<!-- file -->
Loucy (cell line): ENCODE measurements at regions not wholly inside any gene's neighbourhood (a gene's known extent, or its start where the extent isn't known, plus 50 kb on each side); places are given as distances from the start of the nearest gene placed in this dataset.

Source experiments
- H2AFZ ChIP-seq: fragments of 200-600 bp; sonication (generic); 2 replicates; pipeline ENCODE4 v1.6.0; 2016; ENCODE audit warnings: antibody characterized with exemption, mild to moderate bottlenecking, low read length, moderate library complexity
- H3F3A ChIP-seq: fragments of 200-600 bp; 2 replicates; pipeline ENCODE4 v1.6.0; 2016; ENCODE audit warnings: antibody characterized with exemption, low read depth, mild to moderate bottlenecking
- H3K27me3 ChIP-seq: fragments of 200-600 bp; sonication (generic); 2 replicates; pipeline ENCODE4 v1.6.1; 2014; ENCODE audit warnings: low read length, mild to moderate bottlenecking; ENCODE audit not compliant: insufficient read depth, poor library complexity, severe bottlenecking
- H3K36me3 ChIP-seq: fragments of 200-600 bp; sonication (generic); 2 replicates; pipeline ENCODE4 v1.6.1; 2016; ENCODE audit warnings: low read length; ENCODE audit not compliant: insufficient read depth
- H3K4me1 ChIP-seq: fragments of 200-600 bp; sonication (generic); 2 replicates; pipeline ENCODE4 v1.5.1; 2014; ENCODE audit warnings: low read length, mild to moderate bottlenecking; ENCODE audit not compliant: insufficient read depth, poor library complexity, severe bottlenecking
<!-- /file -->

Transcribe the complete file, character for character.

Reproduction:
Loucy (cell line): ENCODE measurements at regions not wholly inside any gene's neighbourhood (a gene's known extent, or its start where the extent isn't known, plus 50 kb on each side); places are given as distances from the start of the nearest gene placed in this dataset.

Source experiments
- H2AFZ ChIP-seq: fragments of 200-600 bp; sonication (generic); 2 replicates; pipeline ENCODE4 v1.6.0; 2016; ENCODE audit warnings: antibody characterized with exemption, mild to moderate bottlenecking, low read length, moderate library complexity
- H3F3A ChIP-seq: fragments of 200-600 bp; 2 replicates; pipeline ENCODE4 v1.6.0; 2016; ENCODE audit warnings: antibody characterized with exemption, low read depth, mild to moderate bottlenecking
- H3K27me3 ChIP-seq: fragments of 200-600 bp; sonication (generic); 2 replicates; pipeline ENCODE4 v1.6.1; 2014; ENCODE audit warnings: low read length, mild to moderate bottlenecking; ENCODE audit not compliant: insufficient read depth, poor library complexity, severe bottlenecking
- H3K36me3 ChIP-seq: fragments of 200-600 bp; sonication (generic); 2 replicates; pipeline ENCODE4 v1.6.1; 2016; ENCODE audit warnings: low read length; ENCODE audit not compliant: insufficient read depth
- H3K4me1 ChIP-seq: fragments of 200-600 bp; sonication (generic); 2 replicates; pipeline ENCODE4 v1.5.1; 2014; ENCODE audit warnings: low read length, mild to moderate bottlenecking; ENCODE audit not compliant: insufficient read depth, poor library complexity, severe bottlenecking